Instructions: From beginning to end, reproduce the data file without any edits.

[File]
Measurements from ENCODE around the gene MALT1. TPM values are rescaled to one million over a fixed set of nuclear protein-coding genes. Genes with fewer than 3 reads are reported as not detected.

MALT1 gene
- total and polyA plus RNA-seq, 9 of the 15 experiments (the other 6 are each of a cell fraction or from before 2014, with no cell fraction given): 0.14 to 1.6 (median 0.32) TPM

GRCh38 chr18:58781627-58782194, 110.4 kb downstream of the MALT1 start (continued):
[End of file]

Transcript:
Measurements from ENCODE around the gene MALT1. TPM values are rescaled to one million over a fixed set of nuclear protein-coding genes. Genes with fewer than 3 reads are reported as not detected.

MALT1 gene
- total and polyA plus RNA-seq, 9 of the 15 experiments (the other 6 are each of a cell fraction or from before 2014, with no cell fraction given): 0.14 to 1.6 (median 0.32) TPM

GRCh38 chr18:58781627-58782194, 110.4 kb downstream of the MALT1 start (continued):